The takers were black holes. They sucked energy from those around them. The givers were suns; they injected light around the organization. Givers created opportunities for their colleagues to contribute, rather than imposing their ideas and hogging credit for achievements. When they disagreed with suggestions, givers showed respect for people who spoke up, rather than belittling them.
Grant says takers can seem smart and powerful, since they often champion their own ideas with great confidence. But in time, their colleagues, especially the matchers, punish them by withholding information and support. Givers, on the other hand, (whether managers or staff), create environments of psychological safety, where people feel free to offer ideas and take risks. Net effect: givers build better networks, encourage creativity and even cause others to change their reciprocity style, according to Grant.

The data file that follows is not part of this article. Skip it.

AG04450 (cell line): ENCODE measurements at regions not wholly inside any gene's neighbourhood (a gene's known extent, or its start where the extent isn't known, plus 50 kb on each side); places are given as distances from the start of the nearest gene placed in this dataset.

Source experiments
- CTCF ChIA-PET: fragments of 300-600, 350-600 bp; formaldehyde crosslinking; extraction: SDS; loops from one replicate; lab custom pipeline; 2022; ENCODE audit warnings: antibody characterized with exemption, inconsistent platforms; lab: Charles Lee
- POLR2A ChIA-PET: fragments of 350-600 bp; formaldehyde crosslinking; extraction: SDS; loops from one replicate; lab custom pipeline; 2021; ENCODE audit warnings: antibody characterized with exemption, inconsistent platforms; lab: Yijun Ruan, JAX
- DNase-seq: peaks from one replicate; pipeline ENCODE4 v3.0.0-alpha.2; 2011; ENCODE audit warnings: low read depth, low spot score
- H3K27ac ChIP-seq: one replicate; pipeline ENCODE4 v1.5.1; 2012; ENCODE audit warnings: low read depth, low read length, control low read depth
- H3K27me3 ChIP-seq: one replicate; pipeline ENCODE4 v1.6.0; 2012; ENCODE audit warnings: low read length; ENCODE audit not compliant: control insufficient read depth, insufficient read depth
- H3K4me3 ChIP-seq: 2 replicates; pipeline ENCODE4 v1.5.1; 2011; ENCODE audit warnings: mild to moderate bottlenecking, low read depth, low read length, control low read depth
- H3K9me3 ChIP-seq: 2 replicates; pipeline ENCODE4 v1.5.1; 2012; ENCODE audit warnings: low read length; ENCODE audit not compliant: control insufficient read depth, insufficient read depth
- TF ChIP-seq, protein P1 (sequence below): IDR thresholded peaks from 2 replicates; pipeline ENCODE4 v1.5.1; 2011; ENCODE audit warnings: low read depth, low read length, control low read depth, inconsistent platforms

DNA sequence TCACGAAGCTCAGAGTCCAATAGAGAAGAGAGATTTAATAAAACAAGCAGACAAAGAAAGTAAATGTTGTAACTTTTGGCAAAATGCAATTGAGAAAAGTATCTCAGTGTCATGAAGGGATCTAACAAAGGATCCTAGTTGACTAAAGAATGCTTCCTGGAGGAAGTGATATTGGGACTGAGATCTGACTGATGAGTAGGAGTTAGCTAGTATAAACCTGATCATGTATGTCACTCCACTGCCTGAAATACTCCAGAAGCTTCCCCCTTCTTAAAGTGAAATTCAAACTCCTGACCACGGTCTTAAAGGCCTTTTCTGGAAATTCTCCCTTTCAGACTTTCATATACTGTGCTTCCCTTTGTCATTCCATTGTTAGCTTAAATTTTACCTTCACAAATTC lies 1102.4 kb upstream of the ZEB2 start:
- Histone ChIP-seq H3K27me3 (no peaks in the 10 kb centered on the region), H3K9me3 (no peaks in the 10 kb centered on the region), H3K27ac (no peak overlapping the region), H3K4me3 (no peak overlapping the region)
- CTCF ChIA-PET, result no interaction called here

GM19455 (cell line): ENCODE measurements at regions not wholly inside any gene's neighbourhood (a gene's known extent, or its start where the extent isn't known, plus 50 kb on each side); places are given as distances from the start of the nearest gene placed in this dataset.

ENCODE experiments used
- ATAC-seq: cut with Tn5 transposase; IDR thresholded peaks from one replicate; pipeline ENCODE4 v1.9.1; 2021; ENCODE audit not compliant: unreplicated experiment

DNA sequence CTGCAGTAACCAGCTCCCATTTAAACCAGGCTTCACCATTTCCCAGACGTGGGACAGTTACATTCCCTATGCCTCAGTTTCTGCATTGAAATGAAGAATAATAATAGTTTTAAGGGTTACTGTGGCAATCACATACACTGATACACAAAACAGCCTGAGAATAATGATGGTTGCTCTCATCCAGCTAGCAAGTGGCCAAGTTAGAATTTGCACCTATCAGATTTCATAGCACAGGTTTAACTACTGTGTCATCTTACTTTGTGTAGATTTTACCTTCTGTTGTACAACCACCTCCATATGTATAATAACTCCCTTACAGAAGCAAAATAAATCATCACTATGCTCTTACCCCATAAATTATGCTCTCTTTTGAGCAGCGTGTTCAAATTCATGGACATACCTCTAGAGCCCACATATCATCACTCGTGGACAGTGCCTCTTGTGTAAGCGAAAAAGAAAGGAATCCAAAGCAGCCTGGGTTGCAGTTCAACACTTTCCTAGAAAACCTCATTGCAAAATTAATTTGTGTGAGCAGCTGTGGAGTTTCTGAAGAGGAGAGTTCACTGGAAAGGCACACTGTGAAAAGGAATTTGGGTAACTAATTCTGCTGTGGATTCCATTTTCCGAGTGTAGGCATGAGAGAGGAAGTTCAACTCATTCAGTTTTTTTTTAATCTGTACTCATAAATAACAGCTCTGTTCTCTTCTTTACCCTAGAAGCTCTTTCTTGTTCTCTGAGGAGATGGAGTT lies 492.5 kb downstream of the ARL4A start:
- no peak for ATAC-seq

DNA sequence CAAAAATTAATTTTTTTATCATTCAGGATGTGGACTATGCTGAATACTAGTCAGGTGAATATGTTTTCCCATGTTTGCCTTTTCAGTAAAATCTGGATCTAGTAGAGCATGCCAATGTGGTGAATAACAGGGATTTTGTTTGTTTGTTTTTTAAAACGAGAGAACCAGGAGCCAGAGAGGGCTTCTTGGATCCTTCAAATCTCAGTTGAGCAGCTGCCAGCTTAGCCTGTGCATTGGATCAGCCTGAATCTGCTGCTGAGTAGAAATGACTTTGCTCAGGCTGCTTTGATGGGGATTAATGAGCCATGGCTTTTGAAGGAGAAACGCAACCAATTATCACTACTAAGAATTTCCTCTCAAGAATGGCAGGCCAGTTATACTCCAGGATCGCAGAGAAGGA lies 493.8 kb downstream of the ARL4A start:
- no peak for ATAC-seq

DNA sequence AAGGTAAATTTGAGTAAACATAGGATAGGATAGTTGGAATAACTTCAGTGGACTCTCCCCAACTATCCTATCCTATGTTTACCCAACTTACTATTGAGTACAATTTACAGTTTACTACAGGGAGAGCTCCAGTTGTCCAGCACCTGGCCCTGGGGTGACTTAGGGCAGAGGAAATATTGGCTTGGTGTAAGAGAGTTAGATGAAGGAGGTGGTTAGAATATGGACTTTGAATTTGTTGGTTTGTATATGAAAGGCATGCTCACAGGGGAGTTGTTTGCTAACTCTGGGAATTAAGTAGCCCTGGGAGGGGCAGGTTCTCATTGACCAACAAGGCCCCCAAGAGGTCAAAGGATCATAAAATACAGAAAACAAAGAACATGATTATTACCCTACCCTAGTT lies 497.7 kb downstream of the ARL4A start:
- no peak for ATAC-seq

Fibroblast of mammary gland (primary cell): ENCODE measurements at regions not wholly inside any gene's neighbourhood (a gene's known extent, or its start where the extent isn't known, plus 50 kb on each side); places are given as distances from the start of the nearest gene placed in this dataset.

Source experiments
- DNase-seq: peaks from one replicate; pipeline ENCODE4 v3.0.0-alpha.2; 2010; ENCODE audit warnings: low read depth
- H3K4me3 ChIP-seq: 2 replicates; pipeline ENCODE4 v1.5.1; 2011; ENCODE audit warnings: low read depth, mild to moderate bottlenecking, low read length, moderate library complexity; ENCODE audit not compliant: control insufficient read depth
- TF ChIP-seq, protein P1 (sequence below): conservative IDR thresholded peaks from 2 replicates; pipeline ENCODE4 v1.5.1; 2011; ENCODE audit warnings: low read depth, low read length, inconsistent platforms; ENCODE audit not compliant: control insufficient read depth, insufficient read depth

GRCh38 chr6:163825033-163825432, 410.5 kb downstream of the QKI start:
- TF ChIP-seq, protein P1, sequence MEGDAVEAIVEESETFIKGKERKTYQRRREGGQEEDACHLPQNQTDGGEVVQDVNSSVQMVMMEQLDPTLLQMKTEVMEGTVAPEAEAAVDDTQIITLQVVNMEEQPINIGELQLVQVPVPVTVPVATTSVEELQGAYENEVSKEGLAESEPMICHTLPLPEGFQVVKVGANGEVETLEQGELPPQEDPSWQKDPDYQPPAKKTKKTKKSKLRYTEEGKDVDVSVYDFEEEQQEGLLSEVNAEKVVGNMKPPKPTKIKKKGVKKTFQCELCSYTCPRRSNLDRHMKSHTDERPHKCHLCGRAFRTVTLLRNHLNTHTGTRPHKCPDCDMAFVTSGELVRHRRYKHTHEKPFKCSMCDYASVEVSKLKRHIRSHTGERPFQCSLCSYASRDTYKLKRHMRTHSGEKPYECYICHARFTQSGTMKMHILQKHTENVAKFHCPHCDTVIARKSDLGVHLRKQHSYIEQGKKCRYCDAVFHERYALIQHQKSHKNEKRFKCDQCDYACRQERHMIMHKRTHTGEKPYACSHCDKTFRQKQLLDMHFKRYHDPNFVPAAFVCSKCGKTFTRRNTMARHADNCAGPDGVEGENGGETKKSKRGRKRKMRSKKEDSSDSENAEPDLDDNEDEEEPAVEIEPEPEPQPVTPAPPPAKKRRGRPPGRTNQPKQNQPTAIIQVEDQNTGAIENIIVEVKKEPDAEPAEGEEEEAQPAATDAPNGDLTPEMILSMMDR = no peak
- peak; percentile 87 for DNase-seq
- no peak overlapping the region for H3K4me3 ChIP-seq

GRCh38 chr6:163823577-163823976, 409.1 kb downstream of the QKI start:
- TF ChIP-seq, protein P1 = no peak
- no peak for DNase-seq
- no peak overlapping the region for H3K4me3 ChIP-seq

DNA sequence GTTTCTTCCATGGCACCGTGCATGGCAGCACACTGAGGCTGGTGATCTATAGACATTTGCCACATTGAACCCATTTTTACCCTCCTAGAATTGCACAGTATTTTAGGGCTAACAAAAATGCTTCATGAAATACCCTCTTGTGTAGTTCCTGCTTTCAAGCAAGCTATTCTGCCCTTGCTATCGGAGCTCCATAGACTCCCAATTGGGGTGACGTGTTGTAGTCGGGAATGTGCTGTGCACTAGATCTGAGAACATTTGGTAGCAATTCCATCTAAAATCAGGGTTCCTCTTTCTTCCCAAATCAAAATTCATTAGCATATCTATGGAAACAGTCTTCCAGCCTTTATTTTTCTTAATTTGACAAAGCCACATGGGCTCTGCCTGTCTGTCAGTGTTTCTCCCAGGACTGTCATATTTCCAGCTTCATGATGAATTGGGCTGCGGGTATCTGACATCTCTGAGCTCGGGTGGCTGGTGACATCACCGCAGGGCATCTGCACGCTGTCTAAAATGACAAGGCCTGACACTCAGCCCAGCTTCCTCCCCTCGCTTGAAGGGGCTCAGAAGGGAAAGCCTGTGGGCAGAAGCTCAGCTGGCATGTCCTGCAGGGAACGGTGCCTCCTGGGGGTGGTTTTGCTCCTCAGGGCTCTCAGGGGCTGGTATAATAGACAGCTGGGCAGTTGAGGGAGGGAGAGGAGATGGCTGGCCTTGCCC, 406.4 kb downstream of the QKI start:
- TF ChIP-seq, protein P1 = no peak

8. Introduce your staff to the “Empty Chair.” In his latest book, “To Sell is Human,” Daniel Pink tells the story of Amazon founder Jeff Bezos, who often includes an empty chair at the table in important planning meetings. It represents the customer:
Seeing it encourages meeting attendees to take the perspective of the invisible but essential person. What’s going through her mind? What desires and concerns? What would she think of the ideas we are putting forward?
While you’re looking at that empty chair, remember to make sure you think of every possible customer that could occupy it — not just those who look and sound like the colleagues in the room with you.